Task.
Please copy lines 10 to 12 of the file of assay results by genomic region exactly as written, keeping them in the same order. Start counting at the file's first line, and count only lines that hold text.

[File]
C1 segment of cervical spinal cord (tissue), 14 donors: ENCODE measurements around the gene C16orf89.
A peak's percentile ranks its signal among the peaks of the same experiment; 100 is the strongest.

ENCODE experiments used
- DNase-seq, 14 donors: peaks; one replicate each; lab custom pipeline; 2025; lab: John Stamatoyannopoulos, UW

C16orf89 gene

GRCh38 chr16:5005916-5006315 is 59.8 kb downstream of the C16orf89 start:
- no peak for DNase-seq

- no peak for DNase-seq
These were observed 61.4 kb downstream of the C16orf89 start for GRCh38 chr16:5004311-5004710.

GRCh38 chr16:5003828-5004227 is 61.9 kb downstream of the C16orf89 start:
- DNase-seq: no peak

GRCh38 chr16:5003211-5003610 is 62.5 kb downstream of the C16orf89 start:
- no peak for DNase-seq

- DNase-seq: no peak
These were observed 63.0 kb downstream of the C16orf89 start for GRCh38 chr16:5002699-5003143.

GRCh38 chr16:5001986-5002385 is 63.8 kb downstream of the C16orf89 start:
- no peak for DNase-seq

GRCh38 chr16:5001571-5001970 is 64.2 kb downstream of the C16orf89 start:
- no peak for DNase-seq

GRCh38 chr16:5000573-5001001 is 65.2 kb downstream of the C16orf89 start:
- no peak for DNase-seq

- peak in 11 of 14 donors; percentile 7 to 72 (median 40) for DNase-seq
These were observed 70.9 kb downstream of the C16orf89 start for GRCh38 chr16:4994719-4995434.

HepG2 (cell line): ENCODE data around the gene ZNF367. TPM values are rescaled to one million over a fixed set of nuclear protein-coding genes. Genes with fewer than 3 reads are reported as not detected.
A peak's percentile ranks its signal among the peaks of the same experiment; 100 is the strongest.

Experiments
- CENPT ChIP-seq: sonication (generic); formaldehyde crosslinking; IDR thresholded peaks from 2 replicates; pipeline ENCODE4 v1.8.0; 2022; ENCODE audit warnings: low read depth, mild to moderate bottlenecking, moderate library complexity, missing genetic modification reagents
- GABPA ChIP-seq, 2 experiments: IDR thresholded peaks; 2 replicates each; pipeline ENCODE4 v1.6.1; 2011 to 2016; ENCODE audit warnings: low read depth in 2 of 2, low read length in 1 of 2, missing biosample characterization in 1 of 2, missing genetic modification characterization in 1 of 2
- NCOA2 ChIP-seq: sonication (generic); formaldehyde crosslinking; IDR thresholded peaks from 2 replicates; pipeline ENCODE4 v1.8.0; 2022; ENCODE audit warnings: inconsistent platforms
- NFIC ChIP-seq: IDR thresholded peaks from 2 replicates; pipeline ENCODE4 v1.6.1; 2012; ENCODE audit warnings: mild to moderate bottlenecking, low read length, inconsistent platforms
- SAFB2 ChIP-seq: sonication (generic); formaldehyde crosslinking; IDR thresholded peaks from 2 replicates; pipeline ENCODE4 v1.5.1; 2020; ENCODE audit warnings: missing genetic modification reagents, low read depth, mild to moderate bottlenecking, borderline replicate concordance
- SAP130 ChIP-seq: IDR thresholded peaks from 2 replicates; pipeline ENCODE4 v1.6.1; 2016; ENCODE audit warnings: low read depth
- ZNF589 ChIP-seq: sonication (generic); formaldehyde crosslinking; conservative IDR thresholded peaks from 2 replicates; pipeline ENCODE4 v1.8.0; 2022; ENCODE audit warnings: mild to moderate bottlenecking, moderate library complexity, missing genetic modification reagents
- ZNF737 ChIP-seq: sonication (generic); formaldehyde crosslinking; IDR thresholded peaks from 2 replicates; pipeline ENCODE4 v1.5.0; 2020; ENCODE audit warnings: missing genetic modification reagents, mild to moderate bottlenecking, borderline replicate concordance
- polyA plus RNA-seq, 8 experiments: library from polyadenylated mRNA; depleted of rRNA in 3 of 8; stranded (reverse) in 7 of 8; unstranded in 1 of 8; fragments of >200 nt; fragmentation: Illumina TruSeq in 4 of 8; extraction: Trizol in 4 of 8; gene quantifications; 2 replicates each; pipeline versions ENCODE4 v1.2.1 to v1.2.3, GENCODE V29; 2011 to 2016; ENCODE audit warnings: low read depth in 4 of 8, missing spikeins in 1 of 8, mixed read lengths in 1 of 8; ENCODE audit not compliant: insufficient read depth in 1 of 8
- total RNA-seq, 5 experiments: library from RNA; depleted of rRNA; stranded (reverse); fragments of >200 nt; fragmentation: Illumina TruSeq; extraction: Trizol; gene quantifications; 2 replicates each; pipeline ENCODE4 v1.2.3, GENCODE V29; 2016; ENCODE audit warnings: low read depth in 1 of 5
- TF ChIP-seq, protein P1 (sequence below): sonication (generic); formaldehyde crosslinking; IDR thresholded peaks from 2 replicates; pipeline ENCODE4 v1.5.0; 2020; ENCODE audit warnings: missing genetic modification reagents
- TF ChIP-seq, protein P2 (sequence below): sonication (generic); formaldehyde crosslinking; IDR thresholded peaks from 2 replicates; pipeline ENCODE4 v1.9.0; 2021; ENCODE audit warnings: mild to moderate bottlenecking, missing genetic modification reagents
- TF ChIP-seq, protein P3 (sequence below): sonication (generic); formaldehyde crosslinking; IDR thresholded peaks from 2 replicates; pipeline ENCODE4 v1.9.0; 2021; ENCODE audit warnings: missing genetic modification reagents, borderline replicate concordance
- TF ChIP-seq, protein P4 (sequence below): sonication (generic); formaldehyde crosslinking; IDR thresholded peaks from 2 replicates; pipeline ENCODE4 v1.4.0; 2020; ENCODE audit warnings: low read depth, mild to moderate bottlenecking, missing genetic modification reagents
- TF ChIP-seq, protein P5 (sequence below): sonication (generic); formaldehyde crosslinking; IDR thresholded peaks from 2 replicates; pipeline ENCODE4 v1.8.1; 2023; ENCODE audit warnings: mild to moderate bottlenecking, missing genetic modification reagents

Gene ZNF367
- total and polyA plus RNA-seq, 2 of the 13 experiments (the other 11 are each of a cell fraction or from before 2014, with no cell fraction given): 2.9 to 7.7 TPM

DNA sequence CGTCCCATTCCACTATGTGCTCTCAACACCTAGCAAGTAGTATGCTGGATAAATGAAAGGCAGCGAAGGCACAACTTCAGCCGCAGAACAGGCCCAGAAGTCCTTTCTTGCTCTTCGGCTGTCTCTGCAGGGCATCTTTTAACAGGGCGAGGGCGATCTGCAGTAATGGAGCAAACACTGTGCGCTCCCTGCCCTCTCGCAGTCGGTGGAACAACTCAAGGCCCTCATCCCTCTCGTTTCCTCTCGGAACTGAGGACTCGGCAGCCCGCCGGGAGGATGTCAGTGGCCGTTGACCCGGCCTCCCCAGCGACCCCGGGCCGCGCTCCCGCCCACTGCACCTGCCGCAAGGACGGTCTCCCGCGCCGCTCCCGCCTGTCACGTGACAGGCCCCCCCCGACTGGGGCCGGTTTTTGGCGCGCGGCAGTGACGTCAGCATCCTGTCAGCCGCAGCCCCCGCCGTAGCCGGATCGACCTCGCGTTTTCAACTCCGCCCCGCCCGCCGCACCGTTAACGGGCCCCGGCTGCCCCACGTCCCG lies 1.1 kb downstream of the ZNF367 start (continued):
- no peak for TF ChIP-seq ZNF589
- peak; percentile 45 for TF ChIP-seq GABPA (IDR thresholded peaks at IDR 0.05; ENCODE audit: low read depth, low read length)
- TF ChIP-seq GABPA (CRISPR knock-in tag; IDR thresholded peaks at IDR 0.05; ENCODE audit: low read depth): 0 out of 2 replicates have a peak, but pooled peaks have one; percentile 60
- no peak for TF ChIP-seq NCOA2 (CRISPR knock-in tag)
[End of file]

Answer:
GRCh38 chr16:5003828-5004227 is 61.9 kb downstream of the C16orf89 start:
- DNase-seq: no peak

GRCh38 chr16:5003211-5003610 is 62.5 kb downstream of the C16orf89 start: